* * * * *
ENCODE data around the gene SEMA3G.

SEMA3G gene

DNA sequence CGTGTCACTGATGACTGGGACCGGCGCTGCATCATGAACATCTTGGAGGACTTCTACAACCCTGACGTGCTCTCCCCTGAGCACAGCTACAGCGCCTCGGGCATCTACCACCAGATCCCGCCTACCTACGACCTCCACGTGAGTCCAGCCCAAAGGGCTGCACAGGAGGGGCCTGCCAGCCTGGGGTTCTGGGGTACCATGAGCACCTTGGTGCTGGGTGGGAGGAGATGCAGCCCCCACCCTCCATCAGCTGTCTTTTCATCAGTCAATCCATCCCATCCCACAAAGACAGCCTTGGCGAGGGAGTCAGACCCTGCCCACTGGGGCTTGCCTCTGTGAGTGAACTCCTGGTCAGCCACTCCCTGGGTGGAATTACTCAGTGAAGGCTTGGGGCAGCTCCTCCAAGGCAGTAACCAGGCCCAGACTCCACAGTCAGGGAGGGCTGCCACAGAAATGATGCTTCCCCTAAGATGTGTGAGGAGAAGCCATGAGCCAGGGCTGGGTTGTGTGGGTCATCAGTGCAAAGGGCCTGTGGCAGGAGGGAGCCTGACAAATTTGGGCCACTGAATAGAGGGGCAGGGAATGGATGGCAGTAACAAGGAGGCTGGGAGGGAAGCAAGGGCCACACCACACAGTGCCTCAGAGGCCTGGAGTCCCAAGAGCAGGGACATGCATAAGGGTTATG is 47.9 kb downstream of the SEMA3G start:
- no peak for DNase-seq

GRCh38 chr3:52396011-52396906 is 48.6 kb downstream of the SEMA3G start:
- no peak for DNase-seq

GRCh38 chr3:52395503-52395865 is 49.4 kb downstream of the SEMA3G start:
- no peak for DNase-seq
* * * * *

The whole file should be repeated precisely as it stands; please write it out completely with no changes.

ENCODE data around the gene SEMA3G.

SEMA3G gene

DNA sequence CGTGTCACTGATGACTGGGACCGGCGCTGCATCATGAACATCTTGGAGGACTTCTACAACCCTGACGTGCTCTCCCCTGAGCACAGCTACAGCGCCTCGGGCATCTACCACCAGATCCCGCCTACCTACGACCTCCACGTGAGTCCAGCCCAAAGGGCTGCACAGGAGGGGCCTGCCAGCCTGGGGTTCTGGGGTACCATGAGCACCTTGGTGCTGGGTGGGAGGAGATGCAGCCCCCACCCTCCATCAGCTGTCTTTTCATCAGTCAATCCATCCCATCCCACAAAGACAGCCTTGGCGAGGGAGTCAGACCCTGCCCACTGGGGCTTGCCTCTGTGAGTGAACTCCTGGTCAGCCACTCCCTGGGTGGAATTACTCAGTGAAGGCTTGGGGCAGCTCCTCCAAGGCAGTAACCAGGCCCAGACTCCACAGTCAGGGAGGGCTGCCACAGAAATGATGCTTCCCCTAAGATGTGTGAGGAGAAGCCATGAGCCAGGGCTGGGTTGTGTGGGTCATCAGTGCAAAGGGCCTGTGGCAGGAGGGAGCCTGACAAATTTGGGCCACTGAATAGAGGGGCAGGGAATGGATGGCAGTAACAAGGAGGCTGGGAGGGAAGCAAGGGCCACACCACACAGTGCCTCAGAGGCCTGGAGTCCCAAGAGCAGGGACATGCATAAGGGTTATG is 47.9 kb downstream of the SEMA3G start:
- no peak for DNase-seq

GRCh38 chr3:52396011-52396906 is 48.6 kb downstream of the SEMA3G start:
- no peak for DNase-seq

GRCh38 chr3:52395503-52395865 is 49.4 kb downstream of the SEMA3G start:
- no peak for DNase-seq